Finding balance with Acoustic Syndicate
WANT TO GO?
WHERE: Haddad Riverfront Park
WHEN: 6:30 p.m. Friday
COST: Free INFO: www.liveontheleveecharleston.com
CHARLESTON, W.Va. -- Acoustic Syndicate hung it up in 2004. After about a dozen years of performing, touring and recording together, Bryon McMurry and everyone else in the bluegrass and roots rock band thought it was time to call it quits.
"We were burned out, I guess," he said in an easy Carolina drawl. "And we thought that was it."
It turned out Acoustic Syndicate, which helps close out this year's Live on the Levee Friday night at Haddad Riverfront Park, wasn't finished, not by a long shot. They just needed to reconnect with their roots.
McMurry went back to farming.
"We're fifth generation farmers here," he said. "I was raised on farming."
So, for a couple of years, he helped run the family farm, which isn't huge by industrial farming standards -- just a few hundred acres of land with some greenhouses. Among other things, McMurry grew squash and green beans and raised flowers.
"But then the economy crashed, and at 40 years of age, I took a job with soil and conservation in Cleveland County, [North Carolina]," he said.
He worked at the conservation agency for three years, and then a few months ago, the USDA hired him. McMurry now serves as the county director for the Farm Services Agency.
His brother, Fitz, who plays drums for the band, took a job as a trail maintenance mechanic for a state park. Cousin and mandolin player Steve McMurry was hired on as a construction technician for the Department of Transportation.
"We all got government jobs," McMurry laughed.
The jobs were all in some way tied to the land, which fits in with what the group has always written about: the human side of conservation, farming and ecological sustainability.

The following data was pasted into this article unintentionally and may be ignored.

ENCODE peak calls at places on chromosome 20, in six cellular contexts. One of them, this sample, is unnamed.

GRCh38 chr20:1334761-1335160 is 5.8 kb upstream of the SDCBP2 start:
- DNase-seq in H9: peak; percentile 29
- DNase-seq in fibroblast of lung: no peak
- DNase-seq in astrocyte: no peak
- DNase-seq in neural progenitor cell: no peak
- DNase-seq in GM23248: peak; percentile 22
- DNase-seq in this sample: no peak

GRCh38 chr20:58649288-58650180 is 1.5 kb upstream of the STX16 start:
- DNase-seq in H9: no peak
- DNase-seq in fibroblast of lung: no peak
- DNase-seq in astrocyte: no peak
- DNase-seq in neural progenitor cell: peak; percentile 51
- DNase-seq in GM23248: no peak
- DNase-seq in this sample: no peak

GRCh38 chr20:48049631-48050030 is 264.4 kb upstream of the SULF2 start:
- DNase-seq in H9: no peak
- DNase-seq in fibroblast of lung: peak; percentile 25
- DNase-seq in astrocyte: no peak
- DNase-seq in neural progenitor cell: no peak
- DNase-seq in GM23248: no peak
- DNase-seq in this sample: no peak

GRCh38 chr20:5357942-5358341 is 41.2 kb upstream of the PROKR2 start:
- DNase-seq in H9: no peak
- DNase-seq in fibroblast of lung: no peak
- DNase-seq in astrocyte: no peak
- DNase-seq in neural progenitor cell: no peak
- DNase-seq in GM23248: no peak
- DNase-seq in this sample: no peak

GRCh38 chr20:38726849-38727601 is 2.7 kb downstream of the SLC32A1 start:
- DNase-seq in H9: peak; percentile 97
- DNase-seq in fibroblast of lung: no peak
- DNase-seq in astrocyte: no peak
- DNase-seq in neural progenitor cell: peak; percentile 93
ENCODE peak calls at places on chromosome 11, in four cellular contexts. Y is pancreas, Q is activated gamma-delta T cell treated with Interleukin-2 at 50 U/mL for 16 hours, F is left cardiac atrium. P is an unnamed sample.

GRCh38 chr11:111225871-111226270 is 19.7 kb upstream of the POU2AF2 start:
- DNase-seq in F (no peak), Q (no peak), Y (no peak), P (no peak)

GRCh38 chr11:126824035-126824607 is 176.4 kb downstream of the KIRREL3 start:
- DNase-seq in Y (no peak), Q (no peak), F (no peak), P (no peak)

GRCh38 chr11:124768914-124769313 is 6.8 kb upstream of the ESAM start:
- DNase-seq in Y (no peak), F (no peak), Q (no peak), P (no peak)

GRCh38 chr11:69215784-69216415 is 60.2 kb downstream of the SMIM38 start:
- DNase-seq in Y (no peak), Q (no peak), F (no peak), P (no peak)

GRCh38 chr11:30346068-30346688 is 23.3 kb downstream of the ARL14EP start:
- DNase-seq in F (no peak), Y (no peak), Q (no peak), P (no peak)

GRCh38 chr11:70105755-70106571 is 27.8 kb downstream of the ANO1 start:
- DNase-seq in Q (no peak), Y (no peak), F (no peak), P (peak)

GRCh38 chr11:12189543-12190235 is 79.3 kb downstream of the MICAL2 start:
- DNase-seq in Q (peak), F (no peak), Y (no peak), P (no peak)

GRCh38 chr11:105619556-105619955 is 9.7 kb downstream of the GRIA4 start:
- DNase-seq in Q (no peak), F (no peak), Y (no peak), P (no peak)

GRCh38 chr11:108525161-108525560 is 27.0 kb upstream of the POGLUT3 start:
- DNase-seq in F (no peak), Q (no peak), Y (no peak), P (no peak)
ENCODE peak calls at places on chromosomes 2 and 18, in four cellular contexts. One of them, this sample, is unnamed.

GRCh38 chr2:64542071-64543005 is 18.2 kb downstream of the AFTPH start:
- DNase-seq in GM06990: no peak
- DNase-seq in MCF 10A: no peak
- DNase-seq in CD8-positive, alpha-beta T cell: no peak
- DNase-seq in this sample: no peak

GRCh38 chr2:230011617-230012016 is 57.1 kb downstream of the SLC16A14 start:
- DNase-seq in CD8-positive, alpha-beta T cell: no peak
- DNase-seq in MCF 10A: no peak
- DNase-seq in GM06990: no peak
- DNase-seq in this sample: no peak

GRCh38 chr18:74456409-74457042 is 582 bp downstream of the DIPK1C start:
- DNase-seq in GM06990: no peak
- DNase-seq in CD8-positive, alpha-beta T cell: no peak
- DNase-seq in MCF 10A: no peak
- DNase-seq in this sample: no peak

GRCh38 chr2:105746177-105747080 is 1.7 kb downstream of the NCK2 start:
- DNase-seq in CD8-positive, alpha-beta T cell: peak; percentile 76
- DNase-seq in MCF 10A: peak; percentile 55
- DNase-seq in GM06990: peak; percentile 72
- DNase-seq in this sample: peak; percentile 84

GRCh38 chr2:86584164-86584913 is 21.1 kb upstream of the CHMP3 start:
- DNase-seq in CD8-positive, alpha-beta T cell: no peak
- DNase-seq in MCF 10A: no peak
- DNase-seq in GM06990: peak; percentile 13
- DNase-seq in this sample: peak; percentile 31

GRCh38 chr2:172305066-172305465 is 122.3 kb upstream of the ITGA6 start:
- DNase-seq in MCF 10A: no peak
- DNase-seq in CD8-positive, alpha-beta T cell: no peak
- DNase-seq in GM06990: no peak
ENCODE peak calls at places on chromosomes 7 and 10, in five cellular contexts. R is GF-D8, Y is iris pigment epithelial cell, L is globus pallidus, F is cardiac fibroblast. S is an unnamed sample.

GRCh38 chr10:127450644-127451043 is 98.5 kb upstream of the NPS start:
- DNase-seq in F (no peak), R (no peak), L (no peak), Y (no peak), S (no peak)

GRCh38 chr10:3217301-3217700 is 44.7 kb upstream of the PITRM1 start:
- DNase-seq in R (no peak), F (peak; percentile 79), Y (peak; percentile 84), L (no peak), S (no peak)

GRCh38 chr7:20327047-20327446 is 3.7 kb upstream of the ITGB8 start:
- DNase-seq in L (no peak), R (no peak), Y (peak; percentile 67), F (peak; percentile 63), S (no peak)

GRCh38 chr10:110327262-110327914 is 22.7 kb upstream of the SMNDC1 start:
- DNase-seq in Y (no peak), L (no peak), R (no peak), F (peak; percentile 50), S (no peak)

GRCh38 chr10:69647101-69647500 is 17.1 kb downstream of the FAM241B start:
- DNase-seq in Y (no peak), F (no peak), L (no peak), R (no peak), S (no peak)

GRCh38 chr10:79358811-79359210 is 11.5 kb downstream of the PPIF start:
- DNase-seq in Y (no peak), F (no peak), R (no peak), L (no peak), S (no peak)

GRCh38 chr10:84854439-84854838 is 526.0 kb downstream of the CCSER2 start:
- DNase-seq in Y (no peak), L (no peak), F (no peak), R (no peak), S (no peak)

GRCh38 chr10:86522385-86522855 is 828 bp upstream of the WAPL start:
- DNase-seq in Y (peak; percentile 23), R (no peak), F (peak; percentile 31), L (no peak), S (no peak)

"It's all about the values we were instilled with when we were children," McMurry said. "We write about the fragility of who we all are."
It's not all that serious, and the casual listener just looking for a foot-stomping good time might not catch on to what is being said.
"We like to have a real danceable, happy beat, but we'll be singing about the most heart-wrenching struggle for survival," McMurry said.
They're entertainers with a message, though it's less politics and more about sharing the practical logic of an experienced farmer: if it's raining one place, it's probably not raining somewhere else. We're all connected, whether we like it or not, and the land is a finite resource.
"In 40 years, there will another two billion people on the Earth," he said. "Can you imagine that? It's incredible."
McMurry can't figure out how we're going to feed everybody. He's not sure we can.
The band came back together in 2009, five years after it had quietly dissolved. The guys were more or less happily moving on with their individual lives when McMurry said they'd get the occasional call from their former booking agent.
"We'd remained friends with him, and so people were calling, asking if we'd want to come play a gig here or there."
They did, and very slowly, those gigs started stacking up.
McMurry said it was very humbling to have people still interested in hearing them play their songs. Before long, they were adding new material as well.
They're glad to be playing again, though there aren't any plans to give up the day jobs and leave their families in exchange for month-long tours on the road. The days of playing 170 shows a year are probably behind them.
Now, they play about 40 shows a year, which allows them to have personal lives and keep up with their farms and families.
It's a balance he thinks they can sustain.
Reach Bill Lynch at email@example.com or 304-348-5195.